Earlier this year I interviewed a woman in her 50s who was seeking a volunteer position at our nursing home. Her ministerhad instructed her congregation to give of themselves for Lent rather than togive something up. So this woman wanted to volunteer for Lent and thoughtshe'd see if we had an opportunity for her.
While we were having our discussion about possiblevolunteer jobs she might like to do, one of our residents was returning from adoctor's visit and wheeled himself past us on his way to his room. Thiswoman recognized the resident as someone she thought she knew.
We went to his room to meet him, and sure enough,they knew each other. It was immediately arranged that this woman woulddo her volunteering at our nursing home by visiting this resident several timesa week. Also, her husband knew this resident, too, and would accompanyhis wife occasionally on her visits.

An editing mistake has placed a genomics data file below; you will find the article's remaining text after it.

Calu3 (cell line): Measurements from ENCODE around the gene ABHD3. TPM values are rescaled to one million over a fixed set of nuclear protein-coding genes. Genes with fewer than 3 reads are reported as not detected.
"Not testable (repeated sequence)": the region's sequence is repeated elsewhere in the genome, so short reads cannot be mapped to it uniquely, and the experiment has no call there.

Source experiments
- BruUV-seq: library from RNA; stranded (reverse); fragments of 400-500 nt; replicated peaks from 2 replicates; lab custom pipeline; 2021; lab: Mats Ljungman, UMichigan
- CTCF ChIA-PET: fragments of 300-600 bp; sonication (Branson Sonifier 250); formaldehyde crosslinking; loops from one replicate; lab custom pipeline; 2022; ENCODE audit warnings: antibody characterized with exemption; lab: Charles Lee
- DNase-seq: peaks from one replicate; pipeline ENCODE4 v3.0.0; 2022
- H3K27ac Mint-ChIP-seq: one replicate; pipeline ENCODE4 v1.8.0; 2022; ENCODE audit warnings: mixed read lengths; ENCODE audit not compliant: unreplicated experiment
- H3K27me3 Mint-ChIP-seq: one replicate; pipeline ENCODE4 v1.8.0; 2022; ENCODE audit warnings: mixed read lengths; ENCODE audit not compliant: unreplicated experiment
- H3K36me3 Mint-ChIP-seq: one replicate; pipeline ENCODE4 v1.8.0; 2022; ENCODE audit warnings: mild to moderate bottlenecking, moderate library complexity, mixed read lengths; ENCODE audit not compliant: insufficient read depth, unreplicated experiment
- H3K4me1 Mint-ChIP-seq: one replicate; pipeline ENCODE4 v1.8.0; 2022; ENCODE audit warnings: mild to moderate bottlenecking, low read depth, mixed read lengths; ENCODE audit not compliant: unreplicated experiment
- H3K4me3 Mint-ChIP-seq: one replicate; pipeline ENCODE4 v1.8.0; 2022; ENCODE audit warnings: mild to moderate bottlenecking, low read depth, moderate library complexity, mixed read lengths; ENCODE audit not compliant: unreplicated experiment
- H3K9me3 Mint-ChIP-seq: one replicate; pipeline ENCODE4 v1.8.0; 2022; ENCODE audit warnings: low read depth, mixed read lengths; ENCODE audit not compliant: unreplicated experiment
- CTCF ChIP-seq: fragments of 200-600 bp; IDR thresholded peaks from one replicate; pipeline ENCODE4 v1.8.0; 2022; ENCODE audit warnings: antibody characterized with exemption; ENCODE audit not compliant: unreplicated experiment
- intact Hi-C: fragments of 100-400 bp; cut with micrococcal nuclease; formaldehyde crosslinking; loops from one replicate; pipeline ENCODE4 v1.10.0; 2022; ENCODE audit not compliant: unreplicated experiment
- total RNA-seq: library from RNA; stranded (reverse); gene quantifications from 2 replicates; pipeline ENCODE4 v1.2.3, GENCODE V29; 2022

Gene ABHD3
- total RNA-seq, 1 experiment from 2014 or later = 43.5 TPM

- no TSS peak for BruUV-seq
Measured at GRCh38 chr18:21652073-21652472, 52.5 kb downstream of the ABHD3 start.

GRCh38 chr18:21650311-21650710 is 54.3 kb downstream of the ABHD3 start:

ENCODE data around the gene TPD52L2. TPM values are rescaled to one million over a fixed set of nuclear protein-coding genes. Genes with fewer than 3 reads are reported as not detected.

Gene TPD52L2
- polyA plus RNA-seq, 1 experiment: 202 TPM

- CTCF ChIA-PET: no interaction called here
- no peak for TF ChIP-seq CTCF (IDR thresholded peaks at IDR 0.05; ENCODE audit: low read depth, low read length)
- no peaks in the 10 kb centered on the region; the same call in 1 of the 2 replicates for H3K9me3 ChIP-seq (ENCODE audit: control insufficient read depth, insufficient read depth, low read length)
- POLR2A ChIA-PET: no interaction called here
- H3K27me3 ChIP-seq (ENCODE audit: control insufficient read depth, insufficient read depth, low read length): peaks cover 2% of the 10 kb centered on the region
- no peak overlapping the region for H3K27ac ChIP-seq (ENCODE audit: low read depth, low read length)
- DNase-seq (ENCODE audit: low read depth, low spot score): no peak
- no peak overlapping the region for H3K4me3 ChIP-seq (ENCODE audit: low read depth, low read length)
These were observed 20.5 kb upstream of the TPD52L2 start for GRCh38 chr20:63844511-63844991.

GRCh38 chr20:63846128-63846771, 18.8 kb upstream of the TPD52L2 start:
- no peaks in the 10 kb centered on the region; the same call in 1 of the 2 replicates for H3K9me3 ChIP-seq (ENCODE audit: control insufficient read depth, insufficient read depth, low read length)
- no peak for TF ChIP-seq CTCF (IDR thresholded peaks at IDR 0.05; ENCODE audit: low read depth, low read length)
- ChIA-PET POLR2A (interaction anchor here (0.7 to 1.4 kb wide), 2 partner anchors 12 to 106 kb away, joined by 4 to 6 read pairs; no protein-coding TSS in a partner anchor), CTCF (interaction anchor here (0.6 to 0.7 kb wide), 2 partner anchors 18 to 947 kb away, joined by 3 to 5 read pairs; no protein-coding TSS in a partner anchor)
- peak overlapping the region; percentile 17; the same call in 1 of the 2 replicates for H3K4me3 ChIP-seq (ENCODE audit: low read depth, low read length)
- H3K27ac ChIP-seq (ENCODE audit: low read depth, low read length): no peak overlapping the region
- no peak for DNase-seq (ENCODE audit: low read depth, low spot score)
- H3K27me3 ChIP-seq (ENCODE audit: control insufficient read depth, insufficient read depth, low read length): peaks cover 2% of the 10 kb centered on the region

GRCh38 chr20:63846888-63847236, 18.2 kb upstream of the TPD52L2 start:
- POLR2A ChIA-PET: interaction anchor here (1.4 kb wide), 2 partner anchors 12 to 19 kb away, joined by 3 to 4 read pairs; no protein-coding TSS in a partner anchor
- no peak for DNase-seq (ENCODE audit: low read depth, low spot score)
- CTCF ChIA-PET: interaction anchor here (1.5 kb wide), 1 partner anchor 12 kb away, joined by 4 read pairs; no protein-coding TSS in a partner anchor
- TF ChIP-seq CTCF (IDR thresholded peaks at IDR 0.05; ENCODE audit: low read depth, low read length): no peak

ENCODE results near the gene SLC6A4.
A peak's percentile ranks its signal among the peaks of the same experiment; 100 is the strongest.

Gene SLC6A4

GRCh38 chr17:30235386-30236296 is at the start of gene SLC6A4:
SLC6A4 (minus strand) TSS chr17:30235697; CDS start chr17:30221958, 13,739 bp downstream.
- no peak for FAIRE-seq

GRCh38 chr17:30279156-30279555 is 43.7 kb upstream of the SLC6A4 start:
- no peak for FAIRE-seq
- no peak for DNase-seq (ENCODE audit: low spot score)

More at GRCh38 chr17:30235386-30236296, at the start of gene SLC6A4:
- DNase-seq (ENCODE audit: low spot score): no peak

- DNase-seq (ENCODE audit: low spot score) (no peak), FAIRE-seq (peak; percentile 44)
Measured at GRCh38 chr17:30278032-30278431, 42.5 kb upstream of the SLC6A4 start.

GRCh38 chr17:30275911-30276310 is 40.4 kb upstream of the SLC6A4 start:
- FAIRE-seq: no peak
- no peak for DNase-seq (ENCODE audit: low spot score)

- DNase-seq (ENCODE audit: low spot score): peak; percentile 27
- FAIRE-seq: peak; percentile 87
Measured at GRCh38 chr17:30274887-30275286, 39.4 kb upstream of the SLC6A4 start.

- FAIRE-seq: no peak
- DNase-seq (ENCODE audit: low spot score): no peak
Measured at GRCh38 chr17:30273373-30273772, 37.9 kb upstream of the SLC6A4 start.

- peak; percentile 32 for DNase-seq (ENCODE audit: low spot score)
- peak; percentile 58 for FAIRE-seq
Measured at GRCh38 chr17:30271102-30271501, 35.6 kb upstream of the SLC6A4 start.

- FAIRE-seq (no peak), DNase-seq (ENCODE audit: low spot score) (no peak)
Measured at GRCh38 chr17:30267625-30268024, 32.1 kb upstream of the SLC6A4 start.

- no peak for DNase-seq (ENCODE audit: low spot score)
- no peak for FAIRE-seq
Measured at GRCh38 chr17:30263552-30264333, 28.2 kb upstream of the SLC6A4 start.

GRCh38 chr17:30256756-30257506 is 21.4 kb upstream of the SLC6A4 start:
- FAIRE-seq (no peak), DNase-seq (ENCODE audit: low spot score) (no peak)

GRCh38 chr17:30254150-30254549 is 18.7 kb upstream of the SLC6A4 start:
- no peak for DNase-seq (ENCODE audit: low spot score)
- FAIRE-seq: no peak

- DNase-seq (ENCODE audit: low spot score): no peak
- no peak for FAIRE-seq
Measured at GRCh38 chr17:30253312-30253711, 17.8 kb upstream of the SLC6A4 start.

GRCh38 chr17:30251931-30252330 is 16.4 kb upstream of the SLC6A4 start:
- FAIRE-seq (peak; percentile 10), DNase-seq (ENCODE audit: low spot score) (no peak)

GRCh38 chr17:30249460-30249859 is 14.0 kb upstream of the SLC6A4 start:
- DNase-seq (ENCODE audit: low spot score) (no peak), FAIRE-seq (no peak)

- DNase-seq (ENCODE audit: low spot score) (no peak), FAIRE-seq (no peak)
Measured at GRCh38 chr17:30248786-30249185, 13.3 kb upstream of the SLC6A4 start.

All went well for weeks and both the new volunteerand the resident were delighted with the arrangement. Then as Lent wasbeginning to come to a close I encountered my volunteer in the hallway and mentionedthat Lent was almost over. I had almost completed my sentence of askingher to stay when she interrupted me with "Would it be okay if I stayedafter Lent?" I said I had hoped for just that response.
What a wonderful story and even more wonderful thatit happened to us - staff, volunteer and resident alike.
-Submitted by Kansas City Presbyterian Manor